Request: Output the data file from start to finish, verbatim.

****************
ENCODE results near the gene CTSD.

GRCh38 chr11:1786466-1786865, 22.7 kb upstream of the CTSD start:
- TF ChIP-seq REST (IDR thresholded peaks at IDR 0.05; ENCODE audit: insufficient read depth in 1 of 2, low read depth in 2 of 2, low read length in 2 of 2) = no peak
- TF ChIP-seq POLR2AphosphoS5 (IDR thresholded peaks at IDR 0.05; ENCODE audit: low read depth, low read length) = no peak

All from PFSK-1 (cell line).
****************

ENCODE results near the gene CTSD.

GRCh38 chr11:1786466-1786865, 22.7 kb upstream of the CTSD start:
- TF ChIP-seq REST (IDR thresholded peaks at IDR 0.05; ENCODE audit: insufficient read depth in 1 of 2, low read depth in 2 of 2, low read length in 2 of 2) = no peak
- TF ChIP-seq POLR2AphosphoS5 (IDR thresholded peaks at IDR 0.05; ENCODE audit: low read depth, low read length) = no peak

All from PFSK-1 (cell line).